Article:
Wednesday, August 5, 2009 - 3:20 PM

OOS 28-6: Demographic delays may be a cause of regular fluctuations in plant populations: Modeling approaches and an example with an annual mustard

Pedro Quintana-Ascencio1, Eric S. Menges2, Carl W Weekley2, Michael Kelrick3, and Beatriz Pace-Aldana4. (1) University of Central Florida, (2) Archbold Biological Station, (3) Truman State University, (4) The Nature Conservancy

Background/Question/Methods Regularly fluctuating populations are of great interest to ecologists. Density dependent processes are often invoked to explain fluctuations, but fluctuations in “obligate biennial” plants can occur in the absence of density dependence. We review explanations and models for regularly fluctuating populations with an emphasis on demographic time-lags in plant life cycles. As a detailed example, we explore alternative models to explain population cycling in Warea carteri, an annual mustard endemic to Florida’s Lake Wales Ridge. We used independent data to model the life cycle of W. carteri and compared the projected trajectories to observed trajectories (up to 16 years) of plants in 74 patches in three populations. The model is based on an annual time step and four stages (recently produced seeds, seeds in the seed bank, seedlings, and adults) with seven transitions, summarized by five vital rates (seed bank survival, fecundity contribution to the seed bank, fecundity contribution to seedlings, germination, plant survival). It includes variation in the amount of fecundity and the degree of seed dormancy. Fluctuations of both observed and modeled populations were evaluated using analyses of subordinate eigenvalues, power spectra, autocorrelation, amplitude, and damping.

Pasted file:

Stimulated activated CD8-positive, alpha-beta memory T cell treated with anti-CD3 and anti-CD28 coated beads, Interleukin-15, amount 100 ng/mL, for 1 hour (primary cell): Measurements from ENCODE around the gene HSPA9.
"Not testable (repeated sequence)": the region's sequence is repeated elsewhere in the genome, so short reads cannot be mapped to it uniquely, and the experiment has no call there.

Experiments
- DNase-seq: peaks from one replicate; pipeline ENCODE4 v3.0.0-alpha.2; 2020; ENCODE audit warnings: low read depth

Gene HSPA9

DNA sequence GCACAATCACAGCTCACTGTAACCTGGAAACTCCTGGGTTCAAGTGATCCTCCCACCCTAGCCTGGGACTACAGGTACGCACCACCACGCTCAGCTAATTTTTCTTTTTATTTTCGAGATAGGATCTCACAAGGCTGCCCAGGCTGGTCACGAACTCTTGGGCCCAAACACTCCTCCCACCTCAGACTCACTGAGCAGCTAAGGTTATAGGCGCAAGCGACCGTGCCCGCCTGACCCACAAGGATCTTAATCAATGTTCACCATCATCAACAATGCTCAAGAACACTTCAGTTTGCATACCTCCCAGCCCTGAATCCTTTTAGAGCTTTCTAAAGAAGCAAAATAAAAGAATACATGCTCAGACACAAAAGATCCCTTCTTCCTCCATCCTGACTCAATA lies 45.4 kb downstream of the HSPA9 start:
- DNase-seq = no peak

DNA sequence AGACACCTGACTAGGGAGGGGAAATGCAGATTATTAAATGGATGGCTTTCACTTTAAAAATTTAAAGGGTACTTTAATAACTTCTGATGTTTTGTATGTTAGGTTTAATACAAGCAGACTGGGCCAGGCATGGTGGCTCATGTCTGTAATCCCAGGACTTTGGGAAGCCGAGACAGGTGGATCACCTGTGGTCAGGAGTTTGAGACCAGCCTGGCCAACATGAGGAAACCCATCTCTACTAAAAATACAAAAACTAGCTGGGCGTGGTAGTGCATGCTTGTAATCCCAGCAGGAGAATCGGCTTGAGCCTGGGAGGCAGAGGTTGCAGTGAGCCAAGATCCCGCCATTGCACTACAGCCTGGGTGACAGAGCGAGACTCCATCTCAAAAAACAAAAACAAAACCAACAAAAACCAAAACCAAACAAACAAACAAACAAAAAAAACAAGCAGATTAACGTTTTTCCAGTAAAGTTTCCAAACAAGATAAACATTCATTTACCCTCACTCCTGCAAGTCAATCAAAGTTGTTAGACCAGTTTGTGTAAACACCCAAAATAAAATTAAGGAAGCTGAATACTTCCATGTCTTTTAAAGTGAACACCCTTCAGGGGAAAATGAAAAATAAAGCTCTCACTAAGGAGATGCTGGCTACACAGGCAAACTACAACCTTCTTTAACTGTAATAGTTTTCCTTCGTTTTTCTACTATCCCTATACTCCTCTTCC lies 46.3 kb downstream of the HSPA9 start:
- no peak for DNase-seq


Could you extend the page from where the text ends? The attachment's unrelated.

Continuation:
Results/Conclusions Observed W. carteri populations showed strong cycling with significantly negative one-year autocorrelations and positive two-year autocorrelations. Damping ratios and oscillation periods were approximately two. Consistent estimates of power spectrum analysis confirmed a dominant two-year cycle. Observed amplitude was higher in the more frequently burned populations, and reached its maximum one year after fire and then dampened. Deterministic modeling and elasticity analyses indicated that delayed germination (for one year) may explain biennial population cycling. Demographic variation of stochastic models showed similar cycling with slower dampening than deterministic models, but still had lower amplitudes (especially 3-4 years post-fire) than observed populations. Stochastic simulations with higher levels of variation in model parameters were most successful in producing typical fluctuations. We conclude that the biennial cycle in W. carteri is likely caused by the delay in seed germination, which creates two overlapping cohorts of plants, much like a strict biennial. Fire initiates the cycle by killing aboveground individuals and promoting germination of seedlings in the first post-fire year. Regular cycles in other species, including annuals that have overlapping cohorts, could also be caused by demographic delays. Our use of matrix models to explore hypotheses for observed phenomena could be expanded to many ecological questions.